This track right here is golden, with the groove in the cut and the old soul sample (Yes, of course, I could absolutely hear this on, say, Fishscale). But the crowning achievement of this song and, in a lot of ways, all of Blue Chips 2 is Bronson's alter ego, Big Body Bes. His outro is hysterical and full of gems. (For what it's worth, you can't tell me when he says "all types of sh*t" and "marble" that you don't automatically think about Ghost's seminal Wallabee skit before "Glaciers of Ice" on Cuban Linx).
Behold some of Big Body’s gems…
"I got the new marble floor, man. That sh*t is imported. We just flew that sh*t in from Connecticut."
"Pockets was always swoll'. Sometimes a little low, but I get em back up."
"Nuttin’ left to say, man. But a m*********n few more things. That's what's left to say."
It was tour de force in empty ish-talking.
Troy Ave ft. Pusha T – “Everything”
JAMES: Troy Ave was super impressive a few weeks back when he had a track with NORE, Prodigy and Raekwon, so expectations were a little high for this one. I tried to throw this on last week’s "Please Jam," but it missed the cut. I wasn’t overly impressed with it after a couple listens. I suppose it met expectations, which says a lot about what Push and Troy have put out recently. But I’ve borrowed some beats speakers. Makes a world of difference. Wooooo.
VINCE: This joint is hard as a rock. That dark synth is the type that makes you scowl. Troy’s flow is boppin’ it on it, too. Pusha swoops in for some quick work, but this is all about the beat. It’s trap music with an NYC groove. Cats in Brownsville will definitely be bumpin’ this at a stash house. I will definitely hear this joint this winter coming out of hoopties with the windows down in 20 degree weather. It’s gangster.
You know who could’ve really flipped this? 50.
Roc Marciano — “Ice Cream Man” off Pimpire Strikes Back mixtape
JAMES: This is cold. Pretty much what I’ve come to expect from Roc. I really like the guitar sample. It gives the song an entirely different vibe. I’d be surprised if Curren$y didn’t hop on some version of this beat at some point.
VINCE: I got a thing about hearing too much music in advance of artist's albums. If I know Artist X is dropping in a few months, I don't want to hear five of the 13 tracks that will make the album, or a 15 track mixtape of cutting room floor material. I listen to too much music; I need to monitor my appetite, what I'm feeding on. I like listening to albums for the first time in one setting, being familiar with no more than a few advance singles. I have no interest in consuming 30 to 40 tracks from an artist in the span of a few months. I avoided Kanye's Good Friday glut in advance of My Beautiful Dark Twisted Fantasy. And I have practically sworn off any Joey Bada$$, Kendrick Lamar, Jay Electronica, Andre 3000, etc until I get actual albums.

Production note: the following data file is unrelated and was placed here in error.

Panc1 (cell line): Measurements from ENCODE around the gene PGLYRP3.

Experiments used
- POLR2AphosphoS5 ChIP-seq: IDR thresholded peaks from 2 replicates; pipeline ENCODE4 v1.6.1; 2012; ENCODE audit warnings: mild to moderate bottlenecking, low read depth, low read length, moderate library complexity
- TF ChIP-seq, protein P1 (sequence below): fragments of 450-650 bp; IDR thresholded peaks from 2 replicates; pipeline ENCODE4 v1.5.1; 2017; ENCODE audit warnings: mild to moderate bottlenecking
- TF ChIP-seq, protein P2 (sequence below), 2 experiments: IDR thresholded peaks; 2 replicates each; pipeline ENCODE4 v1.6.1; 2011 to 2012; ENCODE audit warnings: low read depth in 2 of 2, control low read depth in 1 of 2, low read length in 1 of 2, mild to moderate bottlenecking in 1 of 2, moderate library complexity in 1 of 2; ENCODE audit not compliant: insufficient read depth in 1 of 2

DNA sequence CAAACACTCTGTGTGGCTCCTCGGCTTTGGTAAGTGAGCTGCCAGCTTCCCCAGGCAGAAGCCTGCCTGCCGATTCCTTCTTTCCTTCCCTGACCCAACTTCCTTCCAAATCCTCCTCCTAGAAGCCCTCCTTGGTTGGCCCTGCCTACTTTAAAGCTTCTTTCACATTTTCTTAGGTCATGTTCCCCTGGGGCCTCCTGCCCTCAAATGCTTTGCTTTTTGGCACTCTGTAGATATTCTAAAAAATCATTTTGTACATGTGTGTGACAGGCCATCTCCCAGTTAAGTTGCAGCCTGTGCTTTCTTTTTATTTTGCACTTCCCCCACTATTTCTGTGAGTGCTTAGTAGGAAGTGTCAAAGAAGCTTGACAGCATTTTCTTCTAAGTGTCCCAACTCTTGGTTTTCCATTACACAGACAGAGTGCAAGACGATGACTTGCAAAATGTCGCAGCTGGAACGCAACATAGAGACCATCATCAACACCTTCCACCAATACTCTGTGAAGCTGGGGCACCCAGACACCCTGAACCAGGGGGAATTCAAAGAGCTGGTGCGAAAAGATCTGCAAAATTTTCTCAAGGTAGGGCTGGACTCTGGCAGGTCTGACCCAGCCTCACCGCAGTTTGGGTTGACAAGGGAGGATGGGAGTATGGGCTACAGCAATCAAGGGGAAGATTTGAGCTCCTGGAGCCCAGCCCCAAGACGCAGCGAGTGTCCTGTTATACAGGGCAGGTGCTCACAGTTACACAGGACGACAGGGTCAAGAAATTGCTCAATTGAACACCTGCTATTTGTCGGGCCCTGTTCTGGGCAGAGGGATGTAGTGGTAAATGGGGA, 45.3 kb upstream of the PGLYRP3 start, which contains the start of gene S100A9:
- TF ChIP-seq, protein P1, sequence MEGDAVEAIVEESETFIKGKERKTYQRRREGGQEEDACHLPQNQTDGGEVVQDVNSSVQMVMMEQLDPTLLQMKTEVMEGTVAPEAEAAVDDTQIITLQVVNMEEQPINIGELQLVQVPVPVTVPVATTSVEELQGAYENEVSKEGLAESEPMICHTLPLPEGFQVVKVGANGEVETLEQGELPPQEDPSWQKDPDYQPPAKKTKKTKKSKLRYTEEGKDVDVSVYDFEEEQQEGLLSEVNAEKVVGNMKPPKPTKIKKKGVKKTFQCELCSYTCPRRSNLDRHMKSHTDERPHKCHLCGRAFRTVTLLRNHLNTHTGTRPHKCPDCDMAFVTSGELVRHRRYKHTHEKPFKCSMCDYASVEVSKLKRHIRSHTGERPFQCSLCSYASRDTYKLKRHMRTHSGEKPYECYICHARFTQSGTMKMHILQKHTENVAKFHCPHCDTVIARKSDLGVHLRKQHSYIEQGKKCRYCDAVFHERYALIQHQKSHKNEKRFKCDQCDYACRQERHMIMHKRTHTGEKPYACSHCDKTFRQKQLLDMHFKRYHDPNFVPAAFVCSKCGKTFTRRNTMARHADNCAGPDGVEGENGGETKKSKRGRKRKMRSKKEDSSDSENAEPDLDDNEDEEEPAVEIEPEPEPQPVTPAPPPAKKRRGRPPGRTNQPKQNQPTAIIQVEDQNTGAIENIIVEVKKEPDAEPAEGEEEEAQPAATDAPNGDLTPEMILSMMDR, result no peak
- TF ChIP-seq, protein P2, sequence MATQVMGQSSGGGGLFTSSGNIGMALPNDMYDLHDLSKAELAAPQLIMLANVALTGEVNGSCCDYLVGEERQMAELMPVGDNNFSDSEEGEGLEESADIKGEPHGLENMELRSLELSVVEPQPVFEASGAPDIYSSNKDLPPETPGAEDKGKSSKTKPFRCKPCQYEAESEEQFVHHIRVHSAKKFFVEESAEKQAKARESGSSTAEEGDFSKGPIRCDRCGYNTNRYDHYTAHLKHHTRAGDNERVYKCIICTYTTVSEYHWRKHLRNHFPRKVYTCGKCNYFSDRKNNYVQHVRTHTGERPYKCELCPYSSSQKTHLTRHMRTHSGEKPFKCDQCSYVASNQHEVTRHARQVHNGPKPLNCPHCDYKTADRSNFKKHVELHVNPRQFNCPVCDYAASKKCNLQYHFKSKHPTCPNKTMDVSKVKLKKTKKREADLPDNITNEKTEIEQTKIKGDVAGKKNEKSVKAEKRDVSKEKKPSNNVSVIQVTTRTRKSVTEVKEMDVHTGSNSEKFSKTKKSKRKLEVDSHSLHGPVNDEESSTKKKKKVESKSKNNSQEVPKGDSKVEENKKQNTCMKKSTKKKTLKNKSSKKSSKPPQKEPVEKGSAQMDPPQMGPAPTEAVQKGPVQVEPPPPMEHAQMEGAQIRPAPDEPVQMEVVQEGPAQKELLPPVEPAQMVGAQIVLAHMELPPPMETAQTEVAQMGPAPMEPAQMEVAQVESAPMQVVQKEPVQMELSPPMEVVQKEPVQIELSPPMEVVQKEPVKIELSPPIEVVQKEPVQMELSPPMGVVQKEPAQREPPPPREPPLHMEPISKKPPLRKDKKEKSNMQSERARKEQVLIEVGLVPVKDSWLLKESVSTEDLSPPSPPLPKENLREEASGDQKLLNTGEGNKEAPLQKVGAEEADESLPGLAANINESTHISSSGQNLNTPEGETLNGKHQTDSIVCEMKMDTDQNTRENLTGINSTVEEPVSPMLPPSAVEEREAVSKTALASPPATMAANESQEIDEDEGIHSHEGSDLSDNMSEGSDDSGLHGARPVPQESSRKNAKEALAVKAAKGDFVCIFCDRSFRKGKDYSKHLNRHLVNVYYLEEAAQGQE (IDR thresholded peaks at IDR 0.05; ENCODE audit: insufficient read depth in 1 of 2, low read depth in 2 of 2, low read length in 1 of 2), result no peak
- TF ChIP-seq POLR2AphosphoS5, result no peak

Along these lines, I'd been anticipating Roc Marciano's Marci Beaucoup for a few months. Recently, news broke that he'd be dropping a mixtape/concept album, Pimpire Strikes Back, in advance of the "proper LP" Marci Beaucoup. I told my crew I wanted no parts of Pimpire until I first consumed Marci, the entree. Pimpire could be the dessert.
Then, last week, I looked in the crew's music DropBox and, of course, there was Pimpire. I was resolute in ignoring it. That was until my man Trav was like, "You don't have to listen to the whole mixtape, but at least check this…" he had pasted a link to the audio YouTube for this song.
That drum track you hear is from “It’s Been A Long Time”, a slow-burn joint from New Birth Band. New Birth was an underappreciated funk out from the early-‘70s, so you know Marc was diggin’ in the crates for this one. He fattened up the bass something serious, though. I have no idea where he pulled that acoustic guitar lick he layed on top, but that’s really the icing. The crate-digging is what’s notable and makes cats like him, Tyler and Joey so impressive. These dudes aren’t willing to just bang out these toy beats on Casios and Mac programs.
And the man Marc’s steelo on the mic is getting frightening at this point. Did you hear that flow? I’m gonna stop talking now, because I’m sure I’ll have more to say when the proper album drops. With that said, please jam…